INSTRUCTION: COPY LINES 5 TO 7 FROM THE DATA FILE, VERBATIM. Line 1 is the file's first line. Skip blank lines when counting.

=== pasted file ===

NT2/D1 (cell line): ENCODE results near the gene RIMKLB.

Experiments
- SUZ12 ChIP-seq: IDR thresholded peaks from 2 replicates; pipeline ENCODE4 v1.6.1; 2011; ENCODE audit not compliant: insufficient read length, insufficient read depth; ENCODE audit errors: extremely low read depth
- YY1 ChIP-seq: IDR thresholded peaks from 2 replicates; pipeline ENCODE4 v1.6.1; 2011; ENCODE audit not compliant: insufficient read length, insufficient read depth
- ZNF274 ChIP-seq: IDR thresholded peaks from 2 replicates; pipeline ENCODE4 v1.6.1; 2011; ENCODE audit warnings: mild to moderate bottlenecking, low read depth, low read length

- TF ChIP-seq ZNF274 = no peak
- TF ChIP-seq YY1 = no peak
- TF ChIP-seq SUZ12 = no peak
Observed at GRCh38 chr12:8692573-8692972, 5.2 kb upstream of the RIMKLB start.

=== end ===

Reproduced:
- ZNF274 ChIP-seq: IDR thresholded peaks from 2 replicates; pipeline ENCODE4 v1.6.1; 2011; ENCODE audit warnings: mild to moderate bottlenecking, low read depth, low read length

- TF ChIP-seq ZNF274 = no peak
- TF ChIP-seq YY1 = no peak